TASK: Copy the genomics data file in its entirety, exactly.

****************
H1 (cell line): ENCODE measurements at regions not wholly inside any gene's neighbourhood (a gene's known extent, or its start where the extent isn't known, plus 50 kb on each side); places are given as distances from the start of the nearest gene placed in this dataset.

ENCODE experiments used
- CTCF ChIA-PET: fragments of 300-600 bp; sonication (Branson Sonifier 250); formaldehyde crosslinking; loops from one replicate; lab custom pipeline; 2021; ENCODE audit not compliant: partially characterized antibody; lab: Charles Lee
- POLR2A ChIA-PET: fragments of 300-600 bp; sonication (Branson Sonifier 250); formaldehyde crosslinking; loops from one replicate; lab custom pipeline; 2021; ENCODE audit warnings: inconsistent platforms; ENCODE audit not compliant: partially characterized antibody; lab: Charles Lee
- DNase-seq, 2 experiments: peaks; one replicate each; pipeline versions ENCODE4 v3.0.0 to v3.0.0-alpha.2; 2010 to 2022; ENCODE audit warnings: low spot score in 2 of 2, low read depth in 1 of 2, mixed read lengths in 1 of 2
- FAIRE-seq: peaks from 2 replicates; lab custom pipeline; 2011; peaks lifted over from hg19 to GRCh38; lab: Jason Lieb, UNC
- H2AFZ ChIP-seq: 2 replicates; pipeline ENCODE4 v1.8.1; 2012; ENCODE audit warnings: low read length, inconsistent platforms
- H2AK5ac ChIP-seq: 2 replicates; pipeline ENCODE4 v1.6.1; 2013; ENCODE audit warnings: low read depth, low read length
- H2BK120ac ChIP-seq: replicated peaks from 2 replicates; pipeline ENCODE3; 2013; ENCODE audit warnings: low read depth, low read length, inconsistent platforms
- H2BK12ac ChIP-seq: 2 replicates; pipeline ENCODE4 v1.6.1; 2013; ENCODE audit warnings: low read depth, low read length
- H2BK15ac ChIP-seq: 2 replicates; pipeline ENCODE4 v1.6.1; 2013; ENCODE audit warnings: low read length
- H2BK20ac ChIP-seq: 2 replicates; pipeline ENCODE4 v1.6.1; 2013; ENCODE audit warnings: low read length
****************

H1 (cell line): ENCODE measurements at regions not wholly inside any gene's neighbourhood (a gene's known extent, or its start where the extent isn't known, plus 50 kb on each side); places are given as distances from the start of the nearest gene placed in this dataset.

ENCODE experiments used
- CTCF ChIA-PET: fragments of 300-600 bp; sonication (Branson Sonifier 250); formaldehyde crosslinking; loops from one replicate; lab custom pipeline; 2021; ENCODE audit not compliant: partially characterized antibody; lab: Charles Lee
- POLR2A ChIA-PET: fragments of 300-600 bp; sonication (Branson Sonifier 250); formaldehyde crosslinking; loops from one replicate; lab custom pipeline; 2021; ENCODE audit warnings: inconsistent platforms; ENCODE audit not compliant: partially characterized antibody; lab: Charles Lee
- DNase-seq, 2 experiments: peaks; one replicate each; pipeline versions ENCODE4 v3.0.0 to v3.0.0-alpha.2; 2010 to 2022; ENCODE audit warnings: low spot score in 2 of 2, low read depth in 1 of 2, mixed read lengths in 1 of 2
- FAIRE-seq: peaks from 2 replicates; lab custom pipeline; 2011; peaks lifted over from hg19 to GRCh38; lab: Jason Lieb, UNC
- H2AFZ ChIP-seq: 2 replicates; pipeline ENCODE4 v1.8.1; 2012; ENCODE audit warnings: low read length, inconsistent platforms
- H2AK5ac ChIP-seq: 2 replicates; pipeline ENCODE4 v1.6.1; 2013; ENCODE audit warnings: low read depth, low read length
- H2BK120ac ChIP-seq: replicated peaks from 2 replicates; pipeline ENCODE3; 2013; ENCODE audit warnings: low read depth, low read length, inconsistent platforms
- H2BK12ac ChIP-seq: 2 replicates; pipeline ENCODE4 v1.6.1; 2013; ENCODE audit warnings: low read depth, low read length
- H2BK15ac ChIP-seq: 2 replicates; pipeline ENCODE4 v1.6.1; 2013; ENCODE audit warnings: low read length
- H2BK20ac ChIP-seq: 2 replicates; pipeline ENCODE4 v1.6.1; 2013; ENCODE audit warnings: low read length